Posts Tagged ‘twitter’

This week we had two readings: “The Noble Amateur” by Andrew Keen, and “The Geography of Knowledge” by David Weinberger:

The Geography of Knowledge

Giuseppe Maria Crespi - Bookshelves - WGA05755

Giuseppe Maria Crespi - Bookshelves (Photo credit: Wikipedia)

With Weinberger’s reading we can see that he is quite open to the change in information organization that has been brought about by increasingly powerful technology – such as his example of Amazon.com and books being linked to several different categories. Users can even create categories and “lists” themselves. Technology is changing the way information is gathered (using tags or key phrases for example), stored (depending on who is collecting it), and accessed (depending on your search terms). This is a far cry from the Dewey decimal system within which a book can only hold one physical spot in a library, and how do you decide which category fits best? The Internet, and especially Amazon.ca or Chapters.ca, have seemingly erased that problem. Don’t be fooled that they did this out of the goodness of their own hearts, however, because it is simply a marketing tool. My own experience working in a bookstore some time ago, I experienced first-hand how hard it can be to categorize many books. Within sections, we would have subsections, and subsections would have subsections.. and often these sections made no sense whatsoever! I would hazard a guess that at least 90% of the time, unless I simply already knew where a book was located in the store, I ended up searching for the category used in our inventory system, which often did not match up with the multitude of locations a book could be found in on the company website. I would like to note that while I personally may use the internet to order my books because of ease of access, nothing to me can change the physical feeling of holding a book in my hands. In my small basement suite room, I have two floor to ceiling shelving units filled predominantly with books (and those are just my favourites – the rest are in storage). I love the feeling of picking up one of my favourite novels and seeing its cracked spine and yellowed pages. It’s a feeling that I could never replace with an e-reader. Also, I am sitting in a library as I write this blog post. Just food for thought!

Critique of “The Geography of Knowledge” by Weinberger:

I found the concept behind this reading interesting, but the detailed analysis of the Dewey decimal system was dry and I didn’t feel like it was teaching me much that related to our course beyond the fact that now we are not stuck with the boundaries of physical space imposed by categorizing books in a library.

The Noble Amateur

A tag cloud (a typical Web 2.0 phenomenon in i...

A tag cloud (a typical Web 2.0 phenomenon in itself) presenting Web 2.0 themes. (Photo credit: Wikipedia)


Keen, on the other hand, I can say nothing positive about his opinion or his reading. He is openly elitist, capitalist, and, well… when it comes to social equality he is an absolute idiot. Keen states that with the advent of “Web 2.0”, “instead of having a dictatorship of experts, we’ll have a dictatorship of idiots” (p. 89), because amateurs can post content to the web. The mere fact that Keen uses the word dictatorship is a reflection of what kind of power he expects to hold in the world simply because he has a University degree. Ironically enough, Keen criticizes bloggers and podcasters, yet he has his own blog and his own podcast. In an article from March 17, 2012, the Daily Herald writes “Keen rails against the “cult of the social” and worries that we’re jeopardizing privacy and liberty in the “march toward ubiquitous public-ness.” But he grants that Facebook and Twitter have become part of the “socio-economic infrastructure of 21st century life,” and so reconciling them is not a simple task” (Associated Press, 2012). Yet, Keen has his own twitter account: @ajkeen.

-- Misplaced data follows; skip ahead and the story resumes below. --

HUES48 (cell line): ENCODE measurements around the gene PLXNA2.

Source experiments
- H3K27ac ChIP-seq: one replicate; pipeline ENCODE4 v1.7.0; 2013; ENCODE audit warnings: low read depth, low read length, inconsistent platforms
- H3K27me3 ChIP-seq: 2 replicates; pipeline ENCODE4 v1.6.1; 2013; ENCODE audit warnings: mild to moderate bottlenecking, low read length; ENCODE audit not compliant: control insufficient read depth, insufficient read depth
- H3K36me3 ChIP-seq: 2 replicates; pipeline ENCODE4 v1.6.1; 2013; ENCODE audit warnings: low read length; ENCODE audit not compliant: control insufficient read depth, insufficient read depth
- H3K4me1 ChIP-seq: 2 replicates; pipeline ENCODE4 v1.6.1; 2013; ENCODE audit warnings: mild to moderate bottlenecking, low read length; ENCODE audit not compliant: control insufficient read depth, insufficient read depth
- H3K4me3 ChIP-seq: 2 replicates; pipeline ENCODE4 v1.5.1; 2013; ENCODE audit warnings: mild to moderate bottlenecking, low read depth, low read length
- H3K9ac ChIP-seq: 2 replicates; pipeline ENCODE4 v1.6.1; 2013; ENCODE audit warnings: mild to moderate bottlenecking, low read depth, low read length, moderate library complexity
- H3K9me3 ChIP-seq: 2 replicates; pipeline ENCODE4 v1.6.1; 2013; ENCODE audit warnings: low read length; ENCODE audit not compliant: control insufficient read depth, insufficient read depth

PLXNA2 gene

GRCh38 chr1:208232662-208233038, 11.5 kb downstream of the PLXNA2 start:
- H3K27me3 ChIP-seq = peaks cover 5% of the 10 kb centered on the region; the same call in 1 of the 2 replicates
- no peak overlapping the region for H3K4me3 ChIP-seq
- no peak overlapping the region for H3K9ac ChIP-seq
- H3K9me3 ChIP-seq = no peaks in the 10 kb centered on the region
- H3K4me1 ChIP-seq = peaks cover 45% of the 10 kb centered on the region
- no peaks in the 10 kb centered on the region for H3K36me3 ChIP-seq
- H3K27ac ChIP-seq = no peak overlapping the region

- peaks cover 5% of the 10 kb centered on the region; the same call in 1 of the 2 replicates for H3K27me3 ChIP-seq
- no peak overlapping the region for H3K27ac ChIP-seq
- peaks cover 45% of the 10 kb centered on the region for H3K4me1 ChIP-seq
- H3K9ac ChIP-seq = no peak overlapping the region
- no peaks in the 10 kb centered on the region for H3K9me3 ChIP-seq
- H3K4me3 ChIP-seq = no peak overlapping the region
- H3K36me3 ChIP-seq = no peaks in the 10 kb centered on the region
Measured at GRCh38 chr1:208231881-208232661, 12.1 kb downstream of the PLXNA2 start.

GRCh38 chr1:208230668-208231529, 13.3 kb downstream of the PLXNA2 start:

Critique of the Noble Amateur:

I could find little, if anything at all, of substance in this reading. Instead of turning on my critical thinking skills about how information is provided on the Internet, I found myself enraged by reading such a biased and socioeconomically insensitive author. The worst reading from the entire course, hands down.

References

Associated Press. (2012, March 17). SXSW Sees Bit of Technology Backlash. Retrieved from http://www.dailyherald.com/article/20120317/business/703179993/

Keen, A. (2007). Chapter 2: The Noble Amateur . In Fernyhough, L. (Ed.), Comm 105: Communication and Technology. Course Package: Winter 2012, (pp. 89-103). Victoria, BC: Camosun College Bookstore. (Reprinted from The Cult of the Amateur: How Today’s Internet is Killing Our Culture, 35-63).

Weinberger, D. (2007). Chapter 3: The Geography of Knowledge. In Fernyhough, L. (Ed.), Comm 105: Communication and Technology. Course Package: Winter 2012, (pp. 105-113). Victoria, BC: Camosun College Bookstore. (Reprinted from Everything is Miscellaneous: The Power of the New Digital Disorder, 46-63).